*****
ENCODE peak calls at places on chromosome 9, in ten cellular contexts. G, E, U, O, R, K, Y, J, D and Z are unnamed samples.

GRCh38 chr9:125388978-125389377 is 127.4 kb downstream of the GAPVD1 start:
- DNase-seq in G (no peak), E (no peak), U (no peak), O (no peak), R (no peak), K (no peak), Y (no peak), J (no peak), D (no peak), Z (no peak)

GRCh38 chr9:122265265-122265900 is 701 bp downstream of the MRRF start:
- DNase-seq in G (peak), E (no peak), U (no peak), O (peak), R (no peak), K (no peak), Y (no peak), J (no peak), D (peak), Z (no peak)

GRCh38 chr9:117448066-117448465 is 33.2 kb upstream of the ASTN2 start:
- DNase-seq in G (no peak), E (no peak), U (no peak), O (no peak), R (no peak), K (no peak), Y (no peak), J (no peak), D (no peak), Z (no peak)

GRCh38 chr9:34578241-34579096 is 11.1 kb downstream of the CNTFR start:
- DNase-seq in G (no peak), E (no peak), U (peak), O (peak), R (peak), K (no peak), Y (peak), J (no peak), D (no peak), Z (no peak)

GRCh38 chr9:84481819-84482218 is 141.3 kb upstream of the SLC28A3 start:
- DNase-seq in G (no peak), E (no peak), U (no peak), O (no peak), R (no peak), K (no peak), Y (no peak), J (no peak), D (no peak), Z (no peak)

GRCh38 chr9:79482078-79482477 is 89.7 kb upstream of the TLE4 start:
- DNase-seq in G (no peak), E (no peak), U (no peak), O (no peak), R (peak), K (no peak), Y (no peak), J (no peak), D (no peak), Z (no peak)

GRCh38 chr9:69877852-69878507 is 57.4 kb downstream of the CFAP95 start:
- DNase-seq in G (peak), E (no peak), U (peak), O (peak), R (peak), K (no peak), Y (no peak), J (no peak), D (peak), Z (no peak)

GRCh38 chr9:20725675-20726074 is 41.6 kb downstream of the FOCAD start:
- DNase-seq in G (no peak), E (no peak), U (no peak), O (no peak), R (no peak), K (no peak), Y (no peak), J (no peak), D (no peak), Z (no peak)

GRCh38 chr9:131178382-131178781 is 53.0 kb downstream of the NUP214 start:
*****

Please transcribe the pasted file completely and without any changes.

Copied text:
ENCODE peak calls at places on chromosome 9, in ten cellular contexts. G, E, U, O, R, K, Y, J, D and Z are unnamed samples.

GRCh38 chr9:125388978-125389377 is 127.4 kb downstream of the GAPVD1 start:
- DNase-seq in G (no peak), E (no peak), U (no peak), O (no peak), R (no peak), K (no peak), Y (no peak), J (no peak), D (no peak), Z (no peak)

GRCh38 chr9:122265265-122265900 is 701 bp downstream of the MRRF start:
- DNase-seq in G (peak), E (no peak), U (no peak), O (peak), R (no peak), K (no peak), Y (no peak), J (no peak), D (peak), Z (no peak)

GRCh38 chr9:117448066-117448465 is 33.2 kb upstream of the ASTN2 start:
- DNase-seq in G (no peak), E (no peak), U (no peak), O (no peak), R (no peak), K (no peak), Y (no peak), J (no peak), D (no peak), Z (no peak)

GRCh38 chr9:34578241-34579096 is 11.1 kb downstream of the CNTFR start:
- DNase-seq in G (no peak), E (no peak), U (peak), O (peak), R (peak), K (no peak), Y (peak), J (no peak), D (no peak), Z (no peak)

GRCh38 chr9:84481819-84482218 is 141.3 kb upstream of the SLC28A3 start:
- DNase-seq in G (no peak), E (no peak), U (no peak), O (no peak), R (no peak), K (no peak), Y (no peak), J (no peak), D (no peak), Z (no peak)

GRCh38 chr9:79482078-79482477 is 89.7 kb upstream of the TLE4 start:
- DNase-seq in G (no peak), E (no peak), U (no peak), O (no peak), R (peak), K (no peak), Y (no peak), J (no peak), D (no peak), Z (no peak)

GRCh38 chr9:69877852-69878507 is 57.4 kb downstream of the CFAP95 start:
- DNase-seq in G (peak), E (no peak), U (peak), O (peak), R (peak), K (no peak), Y (no peak), J (no peak), D (peak), Z (no peak)

GRCh38 chr9:20725675-20726074 is 41.6 kb downstream of the FOCAD start:
- DNase-seq in G (no peak), E (no peak), U (no peak), O (no peak), R (no peak), K (no peak), Y (no peak), J (no peak), D (no peak), Z (no peak)

GRCh38 chr9:131178382-131178781 is 53.0 kb downstream of the NUP214 start: